Philanthropy is driven by strategy. The first step to develop a philanthropic strategy is to identify and clarify the vision, mission, and core values that will guide a philanthropist for years to come. At Hirsch, we call this custom playbook a Philanthropic Blueprint. Research and analysis is then conducted to navigate the plethora of worthy issues, organizations, funding gaps, and community needs that align with the strategy. This comprehensive phase leads to the creation of a grantmaking portfolio, a framework that guides thoughtful recommendations to improve philanthropic outcomes and catalyze change.

2. Scale

The size of philanthropic grants varies widely, but they are targeted to create a specific and long-lasting impact to meet a community need. Grants often fund an individual program, but they can also bolster the overall stability and viability of a nonprofit, and therefore its mission, by providing general operating “full cost” support. Philanthropic investments can also include non-monetary contributions that scale impact, such as networking assistance, pro bono advising, or capacity building—all key components of a forward-thinking trust-based philanthropy approach.

3. Systems

A holistic philanthropy portfolio should be structured to alleviate short-term symptoms and address the root causes of an issue. This is the bedrock of addressing community needs and creating sustainable, transformative change. For example, the Hellman Foundation is investing in solutions to ensure kindergarten readiness for every child, regardless of race or family income. The resulting Oakland Starting Smart and Strong Initiative began with a pilot program that provides whole-child development support for 50 African American boys in Oakland, California over two years. In the long term, program leaders see this pilot as a tipping point for understanding how high-quality early education improves the lives of all children as they learn and grow. This program is one of many examples of how philanthropy can apply a systems approach to address the root causes of economic and racial inequality.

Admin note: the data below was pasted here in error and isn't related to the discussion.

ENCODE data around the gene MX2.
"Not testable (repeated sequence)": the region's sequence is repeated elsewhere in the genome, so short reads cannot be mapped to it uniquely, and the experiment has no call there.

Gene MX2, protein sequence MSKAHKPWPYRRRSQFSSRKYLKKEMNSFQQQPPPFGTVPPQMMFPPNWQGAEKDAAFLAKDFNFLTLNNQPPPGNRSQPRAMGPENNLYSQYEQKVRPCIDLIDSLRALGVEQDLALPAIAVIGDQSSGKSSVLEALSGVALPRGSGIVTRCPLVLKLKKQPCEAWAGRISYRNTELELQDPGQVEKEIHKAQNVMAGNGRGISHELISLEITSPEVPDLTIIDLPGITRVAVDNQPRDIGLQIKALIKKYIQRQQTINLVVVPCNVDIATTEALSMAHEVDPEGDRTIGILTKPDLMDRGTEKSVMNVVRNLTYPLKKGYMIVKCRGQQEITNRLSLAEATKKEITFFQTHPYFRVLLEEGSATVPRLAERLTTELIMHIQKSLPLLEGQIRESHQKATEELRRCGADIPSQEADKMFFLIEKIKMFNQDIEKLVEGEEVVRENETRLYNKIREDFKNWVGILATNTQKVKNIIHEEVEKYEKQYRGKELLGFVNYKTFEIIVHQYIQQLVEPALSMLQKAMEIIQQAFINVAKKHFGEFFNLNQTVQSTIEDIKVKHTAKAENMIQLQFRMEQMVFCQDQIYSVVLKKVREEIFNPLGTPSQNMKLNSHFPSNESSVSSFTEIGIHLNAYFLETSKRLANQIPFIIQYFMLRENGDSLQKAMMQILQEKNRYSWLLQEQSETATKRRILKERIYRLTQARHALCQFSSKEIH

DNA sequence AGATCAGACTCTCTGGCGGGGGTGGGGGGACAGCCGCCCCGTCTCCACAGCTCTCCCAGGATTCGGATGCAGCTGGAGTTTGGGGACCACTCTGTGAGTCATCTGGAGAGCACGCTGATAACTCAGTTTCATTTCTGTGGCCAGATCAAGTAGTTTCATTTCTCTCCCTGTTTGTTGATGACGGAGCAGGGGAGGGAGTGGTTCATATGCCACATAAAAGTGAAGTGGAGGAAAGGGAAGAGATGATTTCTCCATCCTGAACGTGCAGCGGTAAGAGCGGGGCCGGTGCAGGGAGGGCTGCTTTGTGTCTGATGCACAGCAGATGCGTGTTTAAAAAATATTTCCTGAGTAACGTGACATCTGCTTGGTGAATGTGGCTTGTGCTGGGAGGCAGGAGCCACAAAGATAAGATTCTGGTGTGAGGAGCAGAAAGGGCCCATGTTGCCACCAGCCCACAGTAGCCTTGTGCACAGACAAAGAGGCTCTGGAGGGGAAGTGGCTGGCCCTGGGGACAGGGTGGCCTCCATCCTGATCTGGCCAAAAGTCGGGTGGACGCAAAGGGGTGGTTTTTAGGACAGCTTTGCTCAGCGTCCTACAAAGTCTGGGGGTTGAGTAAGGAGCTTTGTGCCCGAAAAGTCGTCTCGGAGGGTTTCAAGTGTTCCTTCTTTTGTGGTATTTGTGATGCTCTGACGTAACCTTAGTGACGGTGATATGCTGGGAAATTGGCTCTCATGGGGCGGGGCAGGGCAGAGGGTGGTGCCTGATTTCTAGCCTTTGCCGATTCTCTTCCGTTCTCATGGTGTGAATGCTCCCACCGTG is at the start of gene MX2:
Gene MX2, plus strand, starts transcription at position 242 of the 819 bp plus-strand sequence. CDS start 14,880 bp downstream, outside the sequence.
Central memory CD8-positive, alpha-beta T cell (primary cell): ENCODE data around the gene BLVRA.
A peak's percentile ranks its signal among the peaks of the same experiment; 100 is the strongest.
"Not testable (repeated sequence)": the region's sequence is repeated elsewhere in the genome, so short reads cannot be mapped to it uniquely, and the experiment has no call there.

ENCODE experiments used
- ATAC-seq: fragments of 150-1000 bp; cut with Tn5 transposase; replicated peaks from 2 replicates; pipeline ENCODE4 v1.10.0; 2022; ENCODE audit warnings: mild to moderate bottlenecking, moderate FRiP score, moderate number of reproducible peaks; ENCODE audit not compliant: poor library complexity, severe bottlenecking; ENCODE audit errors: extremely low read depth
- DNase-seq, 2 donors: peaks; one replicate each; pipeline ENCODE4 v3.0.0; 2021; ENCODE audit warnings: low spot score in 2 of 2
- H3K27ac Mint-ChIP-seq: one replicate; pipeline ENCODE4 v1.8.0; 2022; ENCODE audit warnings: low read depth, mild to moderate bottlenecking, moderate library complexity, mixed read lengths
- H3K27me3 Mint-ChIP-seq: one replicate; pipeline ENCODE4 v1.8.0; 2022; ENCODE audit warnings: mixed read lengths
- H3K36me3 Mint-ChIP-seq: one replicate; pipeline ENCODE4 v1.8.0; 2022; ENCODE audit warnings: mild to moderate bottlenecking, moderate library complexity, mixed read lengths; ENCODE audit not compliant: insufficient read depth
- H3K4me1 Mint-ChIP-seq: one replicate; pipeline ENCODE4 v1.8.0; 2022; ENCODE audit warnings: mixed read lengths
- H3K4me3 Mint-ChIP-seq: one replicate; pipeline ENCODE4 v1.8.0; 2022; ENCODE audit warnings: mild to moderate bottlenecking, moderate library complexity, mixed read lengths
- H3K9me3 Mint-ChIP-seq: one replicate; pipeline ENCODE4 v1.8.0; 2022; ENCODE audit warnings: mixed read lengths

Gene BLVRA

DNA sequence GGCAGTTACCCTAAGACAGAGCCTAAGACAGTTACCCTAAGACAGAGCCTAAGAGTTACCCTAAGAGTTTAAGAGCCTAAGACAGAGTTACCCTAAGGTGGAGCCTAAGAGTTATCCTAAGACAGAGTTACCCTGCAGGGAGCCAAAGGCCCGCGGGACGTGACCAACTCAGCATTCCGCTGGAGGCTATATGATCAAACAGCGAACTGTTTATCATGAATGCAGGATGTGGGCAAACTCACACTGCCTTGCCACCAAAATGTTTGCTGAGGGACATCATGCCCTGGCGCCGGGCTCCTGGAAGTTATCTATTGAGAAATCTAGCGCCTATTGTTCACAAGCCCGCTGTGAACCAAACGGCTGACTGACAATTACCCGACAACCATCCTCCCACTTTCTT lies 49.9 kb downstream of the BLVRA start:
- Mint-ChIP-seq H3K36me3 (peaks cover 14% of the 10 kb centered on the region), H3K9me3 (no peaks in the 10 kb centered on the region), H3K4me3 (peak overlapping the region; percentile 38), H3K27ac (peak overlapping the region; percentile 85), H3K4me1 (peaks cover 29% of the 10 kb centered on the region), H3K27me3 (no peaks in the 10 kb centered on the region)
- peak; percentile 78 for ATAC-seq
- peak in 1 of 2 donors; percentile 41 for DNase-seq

Philanthropy can also facilitate successful cross-sector partnerships—bringing together philanthropists, community partners, and the public sector—to design new initiatives. One high-impact example is the City Fields project, which brought together philanthropist brothers Bob, Bill and John Fisher in a $52M public-private partnership with the City of San Francisco to revitalize 21 public playing fields that had fallen into disrepair.

In short, effective philanthropy is strategic, well-researched, and addresses the root causes of an issue.

Why do the Differences Between Charity and Philanthropy Matter?

While the intention of charity and philanthropy is the same—creating a better world—there are important distinctions between the two terms. Charity generally connotes giving that provides short-term and critical needs to a target population, while effective philanthropy is strategic, long-term, and involves ongoing partnerships with community and nonprofit leaders.

However, both charity and philanthropy play an important role in serving the public good. In fact, in a society with a vibrant giving culture, the lines between these terms blur as organizations are funded by private and public sources to respond to short-term needs and build long-term systemic solutions. Actively participating in this collaborative future is how you can help create a more equitable and uplifting world for all.


If you have questions or would like to discuss your personal giving journey, simply fill out a contact form and a Hirsch team member will be happy to get back to you to discuss how we craft enduring giving strategies.